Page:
Parts of New York City experienced delays in garbage collection last week as the sanitation department deals with service issues

“Yes, we experienced a delay in a service, a gap we compensated for throughout [last] week, “said Commissioner Edward Grayson.

“Ours is a very visible service to all New Yorkers, as we all know – so with 12,000 tons coming out every single day in the residential areas, once you get a little behind, it will take some time to straighten the ship… We had full staffing in place all weekend, we worked the extra service day on Sundays to do the best we could to catch up.

As of Monday, the backlog had been cleared up.

“Sanitation services continue throughout the city,” department secretary Vincent Gragnani told CNN in an email. “Our paramedics were moved to 12-hour shifts last Thursday, and they will continue with these shifts to keep our city streets clean and safe. They will also work Sundays as needed, including yesterday.”

The problems with waste collection come at the start of a Covid-19 vaccine mandate for all New York City employees, including workers in the sanitation department.
2,300 NYC firefighters report sick as vaccine mandate begins, but mayor says public safety is not disturbed
New York is one of only a handful of U.S. cities dealing with waste collection issues. Broadly speaking, the pandemic has created a shortage of labor in a number of critical areas across the country, and these shortages have significantly affected waste collection and recycling in Jacksonville, Florida; Atlanta; and Denver, Colorado, among other cities.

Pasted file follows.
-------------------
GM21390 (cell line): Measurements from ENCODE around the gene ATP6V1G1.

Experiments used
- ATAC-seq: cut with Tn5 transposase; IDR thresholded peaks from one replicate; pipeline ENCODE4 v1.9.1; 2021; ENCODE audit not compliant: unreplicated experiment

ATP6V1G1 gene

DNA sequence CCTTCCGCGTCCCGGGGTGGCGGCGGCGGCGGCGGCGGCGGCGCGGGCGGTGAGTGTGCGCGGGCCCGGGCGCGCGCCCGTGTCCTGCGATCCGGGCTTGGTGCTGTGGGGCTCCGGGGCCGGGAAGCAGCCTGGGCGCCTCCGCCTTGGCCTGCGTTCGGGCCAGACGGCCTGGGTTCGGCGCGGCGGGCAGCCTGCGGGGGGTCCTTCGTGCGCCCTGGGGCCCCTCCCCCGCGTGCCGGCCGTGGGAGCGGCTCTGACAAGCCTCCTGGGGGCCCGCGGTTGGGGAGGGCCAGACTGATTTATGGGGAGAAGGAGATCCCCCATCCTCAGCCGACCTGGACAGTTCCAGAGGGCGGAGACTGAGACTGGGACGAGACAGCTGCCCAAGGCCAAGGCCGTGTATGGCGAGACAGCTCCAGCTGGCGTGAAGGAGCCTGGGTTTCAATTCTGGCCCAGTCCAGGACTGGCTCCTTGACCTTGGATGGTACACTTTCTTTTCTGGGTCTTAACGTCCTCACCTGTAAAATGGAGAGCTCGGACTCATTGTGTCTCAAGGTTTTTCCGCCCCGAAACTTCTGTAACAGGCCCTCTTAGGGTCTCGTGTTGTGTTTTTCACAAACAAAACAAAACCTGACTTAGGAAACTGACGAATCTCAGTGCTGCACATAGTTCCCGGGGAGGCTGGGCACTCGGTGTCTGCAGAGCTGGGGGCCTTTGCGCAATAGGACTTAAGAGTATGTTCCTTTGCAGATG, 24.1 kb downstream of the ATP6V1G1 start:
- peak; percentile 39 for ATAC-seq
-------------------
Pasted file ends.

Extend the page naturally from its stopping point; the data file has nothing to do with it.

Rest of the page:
“Both public and private collection service providers are facing increasing difficulties in hiring and retaining collection car drivers and assistants,” reads a May 2021 report from the Solid Waste Association of North America, an organization of about 10,000 industry professionals. “Some providers of waste and recycling collection services have difficulty providing services at service levels before COVID-19.”

Despite the problems, data from New York City indicates that the vaccine mandate has effectively pushed many unvaccinated urban workers to get shots.

On October 19, 62% of the city’s employees in the Ministry of Health had received at least one dose of the vaccine, but that number has, according to Gragnani, risen to 83% on Monday morning.

Commissioner Grayson said the number of vaccinated people in the ward continues to rise day by day.

“The mandates have put us back in a very healthy position,” he said Monday.

All city employees were to show proof of Covid-19 vaccination by Friday, October 29th. Those who have not been vaccinated were expected to be put on unpaid leave, the city said.

Mayor Bill de Blasio said about 9,000 city employees are on unpaid leave from Monday, out of a workforce of 378,000, for failing to comply with the mandate. About 12,000 employees in the city have applied to receive religious or medical exemptions, and the city will respond to those inquiries in the coming days, he said.

De Blasio said there have been no interruptions in the service of the police, fire department or health ministry, but he acknowledged that there were a high number of workers claiming to be ill and lacking work.

“We have every reason to believe that there are many people out there who claim to be sick who are not, and that is not acceptable,” he said. “So what you have to do is do the right thing. Come to work, protect people that you took an oath to do.”

CNN’s Artemis Moshtaghian, Melanie Schuman and Evan Simko-Bednarski contributed to this report.


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